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Article
Publication date: 2 July 2018

Martina Linnenluecke, Tom Smith and Robert E. Whaley

This paper aims to examine the complex issue of the social cost of carbon. The authors review the existing literature and the strengths and deficiencies of existing…

Abstract

Purpose

This paper aims to examine the complex issue of the social cost of carbon. The authors review the existing literature and the strengths and deficiencies of existing approaches. They introduce a simple methodology that estimates the amount of “legal looting” in the fossil fuel industry as an alternative approach to calculate an unpaid social cost of carbon. The “looting amount” can be defined as society’s failure to charge fossil fuel firms for the damage that their activities cause represents an implied subsidy.

Design/methodology/approach

The methodology used in this paper combines decisions in the form of policymakers setting carbon taxes and rational investors investing in carbon emission markets.

Findings

The authors show that the unpaid social cost of carbon in the fossil fuel industry was US$12.7tn over 1995-2013, but may be as high as US$115.5tn.

Originality/value

Over the same period, the sum of industry profits, emission trading scheme carbon permit and carbon tax revenue totalled US$7tn, indicating the industry would not be viable if it was made to pay for damages to society.

Details

Accounting Research Journal, vol. 31 no. 2
Type: Research Article
ISSN: 1030-9616

Keywords

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Article
Publication date: 31 October 2018

Philippe Bélanger and Marc-André Picard

Previous studies have shown the VIX futures tend to roll-down the term structure and converge towards the spot as they grow closer to maturity. The purpose of this paper…

Abstract

Purpose

Previous studies have shown the VIX futures tend to roll-down the term structure and converge towards the spot as they grow closer to maturity. The purpose of this paper is to propose an approach to improve the volatility index fear factor-level (VIX-level) prediction.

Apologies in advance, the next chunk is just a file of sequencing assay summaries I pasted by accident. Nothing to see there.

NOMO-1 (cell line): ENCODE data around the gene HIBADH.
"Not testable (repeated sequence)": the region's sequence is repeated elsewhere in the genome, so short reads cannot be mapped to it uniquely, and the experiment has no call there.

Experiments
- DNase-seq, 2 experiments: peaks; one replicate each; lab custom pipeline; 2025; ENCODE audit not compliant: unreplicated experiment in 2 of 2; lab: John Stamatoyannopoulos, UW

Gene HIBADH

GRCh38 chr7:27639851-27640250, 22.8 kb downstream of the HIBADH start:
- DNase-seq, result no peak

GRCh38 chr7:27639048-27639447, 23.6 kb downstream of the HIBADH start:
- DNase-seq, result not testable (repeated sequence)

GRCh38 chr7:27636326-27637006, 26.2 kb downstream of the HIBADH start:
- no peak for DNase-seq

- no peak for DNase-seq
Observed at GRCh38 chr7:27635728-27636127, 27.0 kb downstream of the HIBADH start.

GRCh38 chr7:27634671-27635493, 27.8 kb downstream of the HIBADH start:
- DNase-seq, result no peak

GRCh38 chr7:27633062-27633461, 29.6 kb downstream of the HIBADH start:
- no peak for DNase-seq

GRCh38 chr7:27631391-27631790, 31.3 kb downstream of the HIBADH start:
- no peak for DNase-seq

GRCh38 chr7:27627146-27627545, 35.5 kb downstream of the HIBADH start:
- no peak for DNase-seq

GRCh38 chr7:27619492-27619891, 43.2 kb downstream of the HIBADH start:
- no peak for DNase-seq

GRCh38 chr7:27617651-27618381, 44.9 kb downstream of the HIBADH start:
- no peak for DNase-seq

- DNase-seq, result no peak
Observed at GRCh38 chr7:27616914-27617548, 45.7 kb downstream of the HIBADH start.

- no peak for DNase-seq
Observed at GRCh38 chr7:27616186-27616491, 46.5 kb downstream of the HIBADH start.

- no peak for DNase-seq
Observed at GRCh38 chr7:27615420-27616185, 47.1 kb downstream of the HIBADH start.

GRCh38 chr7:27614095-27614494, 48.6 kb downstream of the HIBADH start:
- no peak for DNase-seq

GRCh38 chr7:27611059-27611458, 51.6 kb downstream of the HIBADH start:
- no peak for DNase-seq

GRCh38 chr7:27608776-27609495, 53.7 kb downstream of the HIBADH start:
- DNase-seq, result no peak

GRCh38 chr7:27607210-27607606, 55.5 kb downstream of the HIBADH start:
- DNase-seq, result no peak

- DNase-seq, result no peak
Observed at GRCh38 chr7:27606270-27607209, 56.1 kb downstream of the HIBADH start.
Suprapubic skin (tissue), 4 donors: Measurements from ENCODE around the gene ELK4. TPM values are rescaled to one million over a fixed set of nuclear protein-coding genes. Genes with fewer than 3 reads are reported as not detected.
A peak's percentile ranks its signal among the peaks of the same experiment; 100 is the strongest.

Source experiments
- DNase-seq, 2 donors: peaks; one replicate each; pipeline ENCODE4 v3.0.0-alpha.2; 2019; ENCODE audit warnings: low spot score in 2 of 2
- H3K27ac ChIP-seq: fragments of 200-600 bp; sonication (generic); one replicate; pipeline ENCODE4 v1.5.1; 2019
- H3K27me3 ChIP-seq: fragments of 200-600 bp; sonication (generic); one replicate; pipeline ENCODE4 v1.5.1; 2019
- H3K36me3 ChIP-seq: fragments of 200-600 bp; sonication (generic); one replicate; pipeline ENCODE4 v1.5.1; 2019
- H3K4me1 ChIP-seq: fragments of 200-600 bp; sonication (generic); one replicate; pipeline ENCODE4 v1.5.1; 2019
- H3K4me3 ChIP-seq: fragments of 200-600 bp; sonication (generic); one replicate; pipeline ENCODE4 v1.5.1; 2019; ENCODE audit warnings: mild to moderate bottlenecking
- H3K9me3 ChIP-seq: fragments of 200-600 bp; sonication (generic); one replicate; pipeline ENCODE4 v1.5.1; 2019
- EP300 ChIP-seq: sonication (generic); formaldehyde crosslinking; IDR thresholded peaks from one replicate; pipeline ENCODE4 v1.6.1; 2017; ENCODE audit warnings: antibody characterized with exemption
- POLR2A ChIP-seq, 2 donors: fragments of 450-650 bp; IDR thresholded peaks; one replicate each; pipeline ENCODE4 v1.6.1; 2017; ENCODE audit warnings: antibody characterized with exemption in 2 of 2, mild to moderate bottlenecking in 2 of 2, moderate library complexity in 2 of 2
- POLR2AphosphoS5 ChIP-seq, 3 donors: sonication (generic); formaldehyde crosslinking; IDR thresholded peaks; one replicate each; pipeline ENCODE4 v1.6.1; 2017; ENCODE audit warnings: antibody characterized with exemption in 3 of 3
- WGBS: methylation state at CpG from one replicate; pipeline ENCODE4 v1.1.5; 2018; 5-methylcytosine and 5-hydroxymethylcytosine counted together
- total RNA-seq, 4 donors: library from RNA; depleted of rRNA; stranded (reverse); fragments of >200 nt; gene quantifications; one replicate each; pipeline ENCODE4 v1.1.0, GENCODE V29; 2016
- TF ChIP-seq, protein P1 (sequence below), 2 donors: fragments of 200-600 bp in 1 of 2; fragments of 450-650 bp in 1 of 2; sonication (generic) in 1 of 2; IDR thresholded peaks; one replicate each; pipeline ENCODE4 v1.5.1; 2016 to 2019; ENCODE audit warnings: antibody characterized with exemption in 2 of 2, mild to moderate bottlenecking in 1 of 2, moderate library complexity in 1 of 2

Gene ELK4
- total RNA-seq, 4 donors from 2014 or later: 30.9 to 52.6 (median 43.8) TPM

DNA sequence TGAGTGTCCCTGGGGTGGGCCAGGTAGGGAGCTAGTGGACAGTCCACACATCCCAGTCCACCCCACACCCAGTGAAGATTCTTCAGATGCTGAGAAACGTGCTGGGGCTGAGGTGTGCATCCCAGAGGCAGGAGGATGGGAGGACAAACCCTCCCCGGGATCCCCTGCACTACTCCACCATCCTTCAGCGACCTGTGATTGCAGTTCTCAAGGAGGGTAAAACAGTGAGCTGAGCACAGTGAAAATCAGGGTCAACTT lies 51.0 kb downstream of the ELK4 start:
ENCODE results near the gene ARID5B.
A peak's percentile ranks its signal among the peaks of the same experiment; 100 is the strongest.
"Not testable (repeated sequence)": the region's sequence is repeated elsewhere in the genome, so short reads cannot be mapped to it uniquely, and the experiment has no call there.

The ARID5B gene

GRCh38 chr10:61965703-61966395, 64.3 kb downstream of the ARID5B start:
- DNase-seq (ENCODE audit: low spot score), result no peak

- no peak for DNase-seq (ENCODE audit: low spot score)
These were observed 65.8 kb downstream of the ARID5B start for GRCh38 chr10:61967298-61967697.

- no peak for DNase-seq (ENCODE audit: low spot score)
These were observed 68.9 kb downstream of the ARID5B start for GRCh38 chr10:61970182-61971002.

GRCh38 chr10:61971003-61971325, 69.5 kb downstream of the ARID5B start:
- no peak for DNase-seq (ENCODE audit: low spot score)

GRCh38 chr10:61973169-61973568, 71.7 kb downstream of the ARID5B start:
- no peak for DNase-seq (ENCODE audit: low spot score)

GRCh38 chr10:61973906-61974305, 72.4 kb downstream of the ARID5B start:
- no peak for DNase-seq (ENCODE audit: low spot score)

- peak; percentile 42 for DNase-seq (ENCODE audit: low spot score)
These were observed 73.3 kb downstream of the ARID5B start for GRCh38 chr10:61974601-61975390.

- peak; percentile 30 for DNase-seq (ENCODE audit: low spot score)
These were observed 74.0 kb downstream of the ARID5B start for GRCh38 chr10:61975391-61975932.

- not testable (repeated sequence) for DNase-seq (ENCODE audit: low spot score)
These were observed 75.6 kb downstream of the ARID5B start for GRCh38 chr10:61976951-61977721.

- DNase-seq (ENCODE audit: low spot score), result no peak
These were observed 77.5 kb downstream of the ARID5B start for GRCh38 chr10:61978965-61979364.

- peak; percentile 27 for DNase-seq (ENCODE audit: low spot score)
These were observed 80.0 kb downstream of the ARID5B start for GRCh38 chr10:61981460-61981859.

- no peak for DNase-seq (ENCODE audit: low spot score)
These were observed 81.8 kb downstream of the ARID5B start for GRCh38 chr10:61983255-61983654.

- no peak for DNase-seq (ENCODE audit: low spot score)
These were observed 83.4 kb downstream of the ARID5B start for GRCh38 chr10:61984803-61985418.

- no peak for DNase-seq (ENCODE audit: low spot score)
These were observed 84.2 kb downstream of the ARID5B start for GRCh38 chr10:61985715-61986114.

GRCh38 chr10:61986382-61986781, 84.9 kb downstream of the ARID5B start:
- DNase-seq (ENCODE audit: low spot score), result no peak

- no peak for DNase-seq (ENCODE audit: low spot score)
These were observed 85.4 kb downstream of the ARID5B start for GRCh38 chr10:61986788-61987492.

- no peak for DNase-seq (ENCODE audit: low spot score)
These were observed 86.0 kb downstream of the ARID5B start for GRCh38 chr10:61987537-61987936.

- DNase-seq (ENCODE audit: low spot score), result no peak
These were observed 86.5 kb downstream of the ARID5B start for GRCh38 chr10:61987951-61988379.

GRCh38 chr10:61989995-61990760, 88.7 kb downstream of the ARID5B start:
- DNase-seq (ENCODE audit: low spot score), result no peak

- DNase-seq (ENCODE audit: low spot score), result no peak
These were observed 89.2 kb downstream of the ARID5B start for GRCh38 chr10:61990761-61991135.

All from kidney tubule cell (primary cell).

Design/methodology/approach

First, the authors use a forward-looking technique, the Heath–Jarrow–Morton (HJM) no-arbitrage framework to capture the convergence of the futures contract towards the spot. Second, the authors use principal component analysis (PCA) to reduce dimensionality and save substantial computational time. Third, the authors validate the model with selected VIX futures maturities and test on value-at-risk (VAR) computations.

Findings

The authors show that the use of multiple factors has a significant impact on the simulated VIX futures distribution, as well as the computations of their VAR (gain in accuracy and computing time). This impact becomes much more compelling when analysing a portfolio of VIX futures of multiple maturities.

Research limitations/implications

The authors’ approach assumes the variance to be stationary and ignores the volatility smile. Nevertheless, they offer suggestions for future research.

Practical implications

The VIX-level prediction (the fear factor) is of paramount importance for market makers and participants, as there is no way to replicate the underlying asset of VIX futures. The authors propose a procedure that provides efficiency to both pricing and risk management.

Originality/value

This paper is the first to apply a forward-looking method by way of a HJM framework combined with PCA to VIX-level prediction in a portfolio context.

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Article
Publication date: 1 February 2002

EDWARD A. DYL, H. DOUGLAS WITTE and LARRY R. GORMAN

We examine tick sizes, stock prices, and share turnover in eighteen stock markets in developed countries and find that differences in mandatory tick sizes explain a…

Abstract